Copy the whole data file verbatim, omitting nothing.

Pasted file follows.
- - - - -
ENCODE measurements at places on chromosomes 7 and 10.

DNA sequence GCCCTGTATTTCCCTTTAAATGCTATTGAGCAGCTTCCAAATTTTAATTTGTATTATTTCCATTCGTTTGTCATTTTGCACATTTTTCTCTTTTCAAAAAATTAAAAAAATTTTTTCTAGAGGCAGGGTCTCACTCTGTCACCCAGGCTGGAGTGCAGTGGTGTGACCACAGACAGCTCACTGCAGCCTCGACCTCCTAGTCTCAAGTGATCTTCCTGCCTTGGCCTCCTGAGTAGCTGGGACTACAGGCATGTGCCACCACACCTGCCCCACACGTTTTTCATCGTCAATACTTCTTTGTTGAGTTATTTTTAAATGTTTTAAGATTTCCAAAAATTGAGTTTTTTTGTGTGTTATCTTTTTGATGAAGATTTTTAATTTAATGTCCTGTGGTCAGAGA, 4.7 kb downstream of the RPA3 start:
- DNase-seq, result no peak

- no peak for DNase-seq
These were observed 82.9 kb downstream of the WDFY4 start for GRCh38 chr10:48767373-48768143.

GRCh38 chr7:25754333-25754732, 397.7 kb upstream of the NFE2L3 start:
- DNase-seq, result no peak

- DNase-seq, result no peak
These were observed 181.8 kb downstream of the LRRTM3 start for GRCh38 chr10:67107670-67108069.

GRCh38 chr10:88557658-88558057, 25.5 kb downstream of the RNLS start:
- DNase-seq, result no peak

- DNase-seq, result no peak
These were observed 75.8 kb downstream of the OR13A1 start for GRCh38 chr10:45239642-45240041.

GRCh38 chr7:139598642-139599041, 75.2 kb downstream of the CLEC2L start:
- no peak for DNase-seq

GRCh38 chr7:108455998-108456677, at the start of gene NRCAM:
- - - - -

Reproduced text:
ENCODE measurements at places on chromosomes 7 and 10.

DNA sequence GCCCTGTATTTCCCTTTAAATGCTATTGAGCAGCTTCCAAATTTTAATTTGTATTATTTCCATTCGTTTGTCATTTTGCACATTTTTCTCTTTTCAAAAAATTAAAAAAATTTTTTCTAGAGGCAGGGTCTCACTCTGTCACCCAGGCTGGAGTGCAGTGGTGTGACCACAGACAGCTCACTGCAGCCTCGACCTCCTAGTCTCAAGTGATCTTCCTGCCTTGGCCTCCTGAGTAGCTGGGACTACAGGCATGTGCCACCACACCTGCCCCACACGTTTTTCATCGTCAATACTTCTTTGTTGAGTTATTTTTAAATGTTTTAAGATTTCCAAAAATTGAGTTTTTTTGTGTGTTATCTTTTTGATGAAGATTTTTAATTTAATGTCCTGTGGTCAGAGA, 4.7 kb downstream of the RPA3 start:
- DNase-seq, result no peak

- no peak for DNase-seq
These were observed 82.9 kb downstream of the WDFY4 start for GRCh38 chr10:48767373-48768143.

GRCh38 chr7:25754333-25754732, 397.7 kb upstream of the NFE2L3 start:
- DNase-seq, result no peak

- DNase-seq, result no peak
These were observed 181.8 kb downstream of the LRRTM3 start for GRCh38 chr10:67107670-67108069.

GRCh38 chr10:88557658-88558057, 25.5 kb downstream of the RNLS start:
- DNase-seq, result no peak

- DNase-seq, result no peak
These were observed 75.8 kb downstream of the OR13A1 start for GRCh38 chr10:45239642-45240041.

GRCh38 chr7:139598642-139599041, 75.2 kb downstream of the CLEC2L start:
- no peak for DNase-seq

GRCh38 chr7:108455998-108456677, at the start of gene NRCAM: